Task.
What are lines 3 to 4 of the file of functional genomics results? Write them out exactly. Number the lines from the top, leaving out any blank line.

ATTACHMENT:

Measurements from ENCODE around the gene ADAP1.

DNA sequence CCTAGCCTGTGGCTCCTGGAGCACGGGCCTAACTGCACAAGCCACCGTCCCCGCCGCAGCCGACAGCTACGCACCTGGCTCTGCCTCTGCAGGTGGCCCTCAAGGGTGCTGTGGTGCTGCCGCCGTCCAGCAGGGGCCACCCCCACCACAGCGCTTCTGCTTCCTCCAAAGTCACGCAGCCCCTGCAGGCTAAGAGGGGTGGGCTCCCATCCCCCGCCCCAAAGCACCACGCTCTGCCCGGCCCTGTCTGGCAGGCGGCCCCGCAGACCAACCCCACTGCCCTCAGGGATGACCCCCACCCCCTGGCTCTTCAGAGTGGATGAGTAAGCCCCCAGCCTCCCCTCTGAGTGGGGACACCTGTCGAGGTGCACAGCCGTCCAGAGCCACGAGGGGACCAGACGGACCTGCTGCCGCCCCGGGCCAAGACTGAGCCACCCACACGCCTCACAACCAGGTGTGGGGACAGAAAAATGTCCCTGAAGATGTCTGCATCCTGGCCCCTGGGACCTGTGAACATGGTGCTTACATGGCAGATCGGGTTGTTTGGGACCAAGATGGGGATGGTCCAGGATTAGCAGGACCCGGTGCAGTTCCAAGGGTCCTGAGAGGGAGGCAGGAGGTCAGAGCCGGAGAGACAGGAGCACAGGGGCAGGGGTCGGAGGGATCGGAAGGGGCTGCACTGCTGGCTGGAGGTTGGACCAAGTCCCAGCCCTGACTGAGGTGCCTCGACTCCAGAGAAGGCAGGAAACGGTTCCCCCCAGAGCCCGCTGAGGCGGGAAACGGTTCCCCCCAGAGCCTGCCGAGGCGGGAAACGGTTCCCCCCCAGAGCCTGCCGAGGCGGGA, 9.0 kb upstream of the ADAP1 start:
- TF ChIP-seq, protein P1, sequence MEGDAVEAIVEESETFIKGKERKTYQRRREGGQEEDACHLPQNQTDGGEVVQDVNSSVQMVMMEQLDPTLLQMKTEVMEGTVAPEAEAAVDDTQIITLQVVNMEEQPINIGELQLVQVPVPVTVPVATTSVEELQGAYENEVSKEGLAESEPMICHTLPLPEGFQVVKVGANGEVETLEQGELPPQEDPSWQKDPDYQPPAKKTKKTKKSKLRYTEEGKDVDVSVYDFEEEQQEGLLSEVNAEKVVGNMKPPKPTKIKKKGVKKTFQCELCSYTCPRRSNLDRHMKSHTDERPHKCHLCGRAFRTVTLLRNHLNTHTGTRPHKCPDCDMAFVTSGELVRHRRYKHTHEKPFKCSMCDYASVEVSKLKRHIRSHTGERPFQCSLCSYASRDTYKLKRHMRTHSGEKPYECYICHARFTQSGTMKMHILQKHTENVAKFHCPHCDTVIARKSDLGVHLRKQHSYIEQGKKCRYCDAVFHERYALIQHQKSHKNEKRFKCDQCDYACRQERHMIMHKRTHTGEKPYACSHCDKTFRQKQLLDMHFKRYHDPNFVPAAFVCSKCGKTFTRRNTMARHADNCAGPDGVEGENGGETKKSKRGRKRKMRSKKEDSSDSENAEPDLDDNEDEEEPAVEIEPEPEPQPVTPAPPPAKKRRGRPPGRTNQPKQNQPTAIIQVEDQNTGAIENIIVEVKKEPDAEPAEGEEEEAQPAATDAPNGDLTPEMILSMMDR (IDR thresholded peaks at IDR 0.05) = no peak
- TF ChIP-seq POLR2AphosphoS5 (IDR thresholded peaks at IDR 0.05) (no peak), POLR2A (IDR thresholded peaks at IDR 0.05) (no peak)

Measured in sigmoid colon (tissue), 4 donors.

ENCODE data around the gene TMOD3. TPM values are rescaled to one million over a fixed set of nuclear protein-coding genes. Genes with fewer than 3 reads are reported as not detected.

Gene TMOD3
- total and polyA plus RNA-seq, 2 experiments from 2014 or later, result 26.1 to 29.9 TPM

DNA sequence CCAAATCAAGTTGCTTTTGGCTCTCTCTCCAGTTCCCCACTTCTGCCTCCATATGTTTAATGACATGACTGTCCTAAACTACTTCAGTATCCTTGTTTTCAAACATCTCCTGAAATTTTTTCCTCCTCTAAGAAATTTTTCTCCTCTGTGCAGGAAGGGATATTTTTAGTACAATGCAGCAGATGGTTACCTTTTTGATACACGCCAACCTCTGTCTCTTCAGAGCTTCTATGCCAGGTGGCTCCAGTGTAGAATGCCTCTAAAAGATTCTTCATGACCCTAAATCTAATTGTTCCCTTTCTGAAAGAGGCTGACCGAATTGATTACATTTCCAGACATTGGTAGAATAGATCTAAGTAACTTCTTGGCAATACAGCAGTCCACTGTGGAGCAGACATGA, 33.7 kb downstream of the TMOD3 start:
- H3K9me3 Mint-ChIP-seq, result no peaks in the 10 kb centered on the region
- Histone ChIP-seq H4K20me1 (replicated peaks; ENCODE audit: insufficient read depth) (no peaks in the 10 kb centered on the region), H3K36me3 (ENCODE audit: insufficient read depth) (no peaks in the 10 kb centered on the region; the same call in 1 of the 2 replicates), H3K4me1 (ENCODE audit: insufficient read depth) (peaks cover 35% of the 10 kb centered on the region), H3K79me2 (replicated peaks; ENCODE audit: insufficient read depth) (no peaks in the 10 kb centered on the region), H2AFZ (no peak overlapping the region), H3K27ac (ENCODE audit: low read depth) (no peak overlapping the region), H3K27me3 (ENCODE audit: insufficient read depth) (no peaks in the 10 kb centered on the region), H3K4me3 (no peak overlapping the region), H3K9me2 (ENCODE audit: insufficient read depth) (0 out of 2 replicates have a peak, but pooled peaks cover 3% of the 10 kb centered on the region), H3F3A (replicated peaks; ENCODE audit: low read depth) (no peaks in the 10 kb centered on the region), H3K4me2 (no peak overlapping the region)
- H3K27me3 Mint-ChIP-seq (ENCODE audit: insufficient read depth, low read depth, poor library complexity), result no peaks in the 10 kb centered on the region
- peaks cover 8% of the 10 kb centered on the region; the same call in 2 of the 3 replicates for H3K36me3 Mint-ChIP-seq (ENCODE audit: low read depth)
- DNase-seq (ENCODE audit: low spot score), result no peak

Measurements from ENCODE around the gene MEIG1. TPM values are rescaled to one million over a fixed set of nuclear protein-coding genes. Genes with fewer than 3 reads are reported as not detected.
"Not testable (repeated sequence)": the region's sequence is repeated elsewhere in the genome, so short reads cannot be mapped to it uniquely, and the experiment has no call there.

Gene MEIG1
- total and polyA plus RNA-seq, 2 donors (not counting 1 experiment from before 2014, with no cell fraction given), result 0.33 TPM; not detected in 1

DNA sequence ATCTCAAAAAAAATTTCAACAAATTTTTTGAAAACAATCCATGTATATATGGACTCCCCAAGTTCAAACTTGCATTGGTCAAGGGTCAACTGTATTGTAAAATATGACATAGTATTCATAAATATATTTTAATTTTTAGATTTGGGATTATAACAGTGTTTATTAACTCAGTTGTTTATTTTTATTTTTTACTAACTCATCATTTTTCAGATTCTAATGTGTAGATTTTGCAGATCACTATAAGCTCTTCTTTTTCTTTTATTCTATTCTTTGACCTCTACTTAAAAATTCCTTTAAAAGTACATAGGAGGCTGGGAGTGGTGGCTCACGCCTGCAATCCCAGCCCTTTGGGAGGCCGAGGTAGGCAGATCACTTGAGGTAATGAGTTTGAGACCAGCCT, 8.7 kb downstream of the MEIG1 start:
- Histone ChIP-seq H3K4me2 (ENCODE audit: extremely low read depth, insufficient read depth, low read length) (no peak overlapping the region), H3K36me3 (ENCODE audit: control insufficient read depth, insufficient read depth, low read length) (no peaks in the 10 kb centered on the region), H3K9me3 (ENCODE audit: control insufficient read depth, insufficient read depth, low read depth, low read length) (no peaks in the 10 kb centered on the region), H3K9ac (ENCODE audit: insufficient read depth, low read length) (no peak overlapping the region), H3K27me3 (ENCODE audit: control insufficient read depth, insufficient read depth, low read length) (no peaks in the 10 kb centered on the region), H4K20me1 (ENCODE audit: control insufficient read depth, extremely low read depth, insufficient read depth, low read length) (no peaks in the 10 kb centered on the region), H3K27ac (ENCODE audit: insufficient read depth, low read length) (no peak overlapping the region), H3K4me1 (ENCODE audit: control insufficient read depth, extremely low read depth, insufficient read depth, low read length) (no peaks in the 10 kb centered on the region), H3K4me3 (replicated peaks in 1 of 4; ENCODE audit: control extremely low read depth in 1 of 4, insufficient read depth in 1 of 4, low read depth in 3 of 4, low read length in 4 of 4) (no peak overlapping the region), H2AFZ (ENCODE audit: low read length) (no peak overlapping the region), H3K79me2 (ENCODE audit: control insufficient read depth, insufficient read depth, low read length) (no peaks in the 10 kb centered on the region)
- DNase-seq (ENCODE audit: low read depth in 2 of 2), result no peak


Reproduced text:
- TF ChIP-seq, protein P1, sequence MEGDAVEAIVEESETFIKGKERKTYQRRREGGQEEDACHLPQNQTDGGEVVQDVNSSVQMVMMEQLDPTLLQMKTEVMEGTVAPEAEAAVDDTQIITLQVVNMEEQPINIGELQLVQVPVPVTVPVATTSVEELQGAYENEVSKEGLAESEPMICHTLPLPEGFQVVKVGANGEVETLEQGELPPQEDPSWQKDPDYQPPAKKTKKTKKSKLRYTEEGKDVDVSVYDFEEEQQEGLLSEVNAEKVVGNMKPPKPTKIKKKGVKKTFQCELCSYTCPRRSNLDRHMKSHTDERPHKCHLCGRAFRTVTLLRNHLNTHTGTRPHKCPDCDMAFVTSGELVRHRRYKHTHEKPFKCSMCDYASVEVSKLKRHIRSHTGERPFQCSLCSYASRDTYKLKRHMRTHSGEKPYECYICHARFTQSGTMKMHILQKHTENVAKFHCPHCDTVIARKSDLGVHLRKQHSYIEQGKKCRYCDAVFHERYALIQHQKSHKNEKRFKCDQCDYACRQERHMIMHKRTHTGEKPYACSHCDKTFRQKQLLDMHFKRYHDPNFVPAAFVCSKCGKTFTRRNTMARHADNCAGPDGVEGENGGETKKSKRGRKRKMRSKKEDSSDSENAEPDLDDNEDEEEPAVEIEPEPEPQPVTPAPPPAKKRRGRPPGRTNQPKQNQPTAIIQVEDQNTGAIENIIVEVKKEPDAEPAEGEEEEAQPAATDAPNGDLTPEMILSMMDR (IDR thresholded peaks at IDR 0.05) = no peak
- TF ChIP-seq POLR2AphosphoS5 (IDR thresholded peaks at IDR 0.05) (no peak), POLR2A (IDR thresholded peaks at IDR 0.05) (no peak)